Catalyze Innovation that Advances Health

“Human-in-the-Loop” Approach to Eye-Tracking Data Analysis


This novel algorithmic approach to annotating mobile eye-tracking data incorporates human insight using a semi-automatic decision-making process.


Allan Fong

Daniel Hoffman

Raj Ratwani, PhD

Zach Hettinger, MD

What is it? What does it do?

Eye tracking is proven technology that consumer marketers and researchers use regularly, but it has not been widely used in health care because identification of specific objects in highly dynamic environments is a significant data analysis challenge. These challenges result in gaps in understanding how clinicians see information, process this information, and interact in their complex environments.

MedStar Health’s novel system for analyzing eye-tracking data leverages human insight with machine learning and results in a streamlined, more robust analysis process. Combining a computer’s ability to quickly process large quantities of data and a human's ability to decipher and make decisions for complex images and situations allows researchers to apply the science of eye tracking to study how clinicians can more safely and efficiently interact with their environment to deliver the best care possible. This includes the design of computer interfaces, like the electronic health record (EHR), as well as complex environments, like the operating room.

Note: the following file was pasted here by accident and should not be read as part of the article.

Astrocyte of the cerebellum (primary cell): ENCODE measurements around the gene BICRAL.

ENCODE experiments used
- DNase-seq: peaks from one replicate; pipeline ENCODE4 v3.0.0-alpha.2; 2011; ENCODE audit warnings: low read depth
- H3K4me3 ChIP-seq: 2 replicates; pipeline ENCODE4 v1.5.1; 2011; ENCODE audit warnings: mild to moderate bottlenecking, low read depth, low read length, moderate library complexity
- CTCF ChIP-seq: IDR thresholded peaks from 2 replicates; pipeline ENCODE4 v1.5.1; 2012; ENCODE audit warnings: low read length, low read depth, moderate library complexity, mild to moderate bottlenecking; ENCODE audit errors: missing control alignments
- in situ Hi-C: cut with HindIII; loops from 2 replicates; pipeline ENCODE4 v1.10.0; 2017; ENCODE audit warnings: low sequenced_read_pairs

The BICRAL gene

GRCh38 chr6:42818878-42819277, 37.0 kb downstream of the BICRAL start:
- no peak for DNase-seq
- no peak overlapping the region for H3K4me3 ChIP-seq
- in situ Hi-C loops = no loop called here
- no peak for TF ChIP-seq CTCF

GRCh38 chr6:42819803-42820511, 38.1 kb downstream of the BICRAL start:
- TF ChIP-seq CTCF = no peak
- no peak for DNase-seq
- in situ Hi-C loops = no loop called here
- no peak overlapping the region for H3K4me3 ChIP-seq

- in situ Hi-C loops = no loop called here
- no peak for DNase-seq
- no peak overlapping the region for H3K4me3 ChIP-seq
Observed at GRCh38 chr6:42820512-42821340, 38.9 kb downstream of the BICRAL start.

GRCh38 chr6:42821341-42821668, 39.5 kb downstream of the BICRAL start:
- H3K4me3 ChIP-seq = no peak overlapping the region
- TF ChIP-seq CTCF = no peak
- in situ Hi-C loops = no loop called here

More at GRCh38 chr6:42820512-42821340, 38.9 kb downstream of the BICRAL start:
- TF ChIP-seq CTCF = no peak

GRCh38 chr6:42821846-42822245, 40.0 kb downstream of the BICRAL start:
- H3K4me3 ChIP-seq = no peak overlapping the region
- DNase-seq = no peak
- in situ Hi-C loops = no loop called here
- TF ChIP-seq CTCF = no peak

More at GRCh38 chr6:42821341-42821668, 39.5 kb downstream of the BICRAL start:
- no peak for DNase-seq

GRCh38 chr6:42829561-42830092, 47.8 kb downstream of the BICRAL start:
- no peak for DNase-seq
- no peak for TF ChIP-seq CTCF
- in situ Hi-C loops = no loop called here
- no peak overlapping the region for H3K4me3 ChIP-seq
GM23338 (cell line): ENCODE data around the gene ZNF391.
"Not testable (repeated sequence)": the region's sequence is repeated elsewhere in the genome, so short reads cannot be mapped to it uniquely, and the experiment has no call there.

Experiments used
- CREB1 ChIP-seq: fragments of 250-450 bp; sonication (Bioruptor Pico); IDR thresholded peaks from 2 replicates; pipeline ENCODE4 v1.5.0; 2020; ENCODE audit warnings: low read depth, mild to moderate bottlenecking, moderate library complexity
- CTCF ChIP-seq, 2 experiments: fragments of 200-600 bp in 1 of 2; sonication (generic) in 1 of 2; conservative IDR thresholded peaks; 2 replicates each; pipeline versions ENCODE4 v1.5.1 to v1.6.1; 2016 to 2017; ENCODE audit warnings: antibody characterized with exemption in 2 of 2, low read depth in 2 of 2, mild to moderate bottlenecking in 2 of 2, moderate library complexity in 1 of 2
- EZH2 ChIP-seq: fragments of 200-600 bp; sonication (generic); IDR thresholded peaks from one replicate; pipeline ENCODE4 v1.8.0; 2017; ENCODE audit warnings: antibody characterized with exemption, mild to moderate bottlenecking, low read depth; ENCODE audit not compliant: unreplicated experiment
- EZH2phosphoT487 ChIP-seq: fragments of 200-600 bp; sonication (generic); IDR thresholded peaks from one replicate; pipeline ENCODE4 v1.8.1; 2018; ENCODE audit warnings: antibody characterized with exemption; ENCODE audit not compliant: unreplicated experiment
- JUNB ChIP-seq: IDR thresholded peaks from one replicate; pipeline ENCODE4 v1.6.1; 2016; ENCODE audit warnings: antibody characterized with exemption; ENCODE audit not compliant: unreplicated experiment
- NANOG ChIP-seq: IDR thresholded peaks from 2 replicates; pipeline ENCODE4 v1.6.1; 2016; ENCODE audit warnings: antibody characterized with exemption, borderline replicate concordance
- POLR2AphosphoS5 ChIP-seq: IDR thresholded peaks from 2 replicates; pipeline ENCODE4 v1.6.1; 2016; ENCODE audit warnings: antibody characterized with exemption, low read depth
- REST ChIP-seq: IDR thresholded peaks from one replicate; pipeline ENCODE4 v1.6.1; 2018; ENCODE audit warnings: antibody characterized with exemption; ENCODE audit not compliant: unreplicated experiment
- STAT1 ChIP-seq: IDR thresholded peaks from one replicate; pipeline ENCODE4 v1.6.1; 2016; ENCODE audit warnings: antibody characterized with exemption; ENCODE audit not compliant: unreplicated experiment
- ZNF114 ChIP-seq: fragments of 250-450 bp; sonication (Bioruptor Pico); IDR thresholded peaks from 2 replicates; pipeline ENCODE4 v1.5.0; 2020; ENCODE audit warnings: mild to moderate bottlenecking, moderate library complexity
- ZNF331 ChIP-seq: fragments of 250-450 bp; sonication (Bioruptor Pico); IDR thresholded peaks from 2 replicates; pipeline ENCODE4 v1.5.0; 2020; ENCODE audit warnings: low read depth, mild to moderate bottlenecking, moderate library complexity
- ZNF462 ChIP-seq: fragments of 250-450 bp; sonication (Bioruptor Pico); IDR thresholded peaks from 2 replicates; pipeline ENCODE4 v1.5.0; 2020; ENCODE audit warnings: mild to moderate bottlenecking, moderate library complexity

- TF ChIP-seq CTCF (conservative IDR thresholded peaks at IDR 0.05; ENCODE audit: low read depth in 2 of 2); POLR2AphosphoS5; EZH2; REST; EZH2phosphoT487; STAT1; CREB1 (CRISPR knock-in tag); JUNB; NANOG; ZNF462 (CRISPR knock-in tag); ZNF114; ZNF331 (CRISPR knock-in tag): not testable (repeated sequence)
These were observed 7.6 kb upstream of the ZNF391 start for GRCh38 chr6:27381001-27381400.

Why is it better?

  • The blended approach of this “human-in-the-loop system” improves accuracy and reduces the time spent on object identification and annotation in mobile eye tracking studies

  • No training data or predefined models of the environment are necessary to implement this system

  • The system is platform agnostic and can be used with various software systems and eye tracker devices



What is its current status?

The prototype was developed and validated outside a controlled laboratory setting. One test involved a participant looking at three different objects from various angles and the other involved a physician performing an intubation on a mannequin. In these scenarios, the novel system was tested using two different comparison techniques: spatial pyramid histogram and optical flow. Overall accuracy was 82.3% compared to manually annotated data for ground truth.

U.S. patent 10,037,479Human-assisted learning in eye tracking applications”.  Companies interested in collaborating or licensing this technology may contact MedStar Inventor Services at [email protected].

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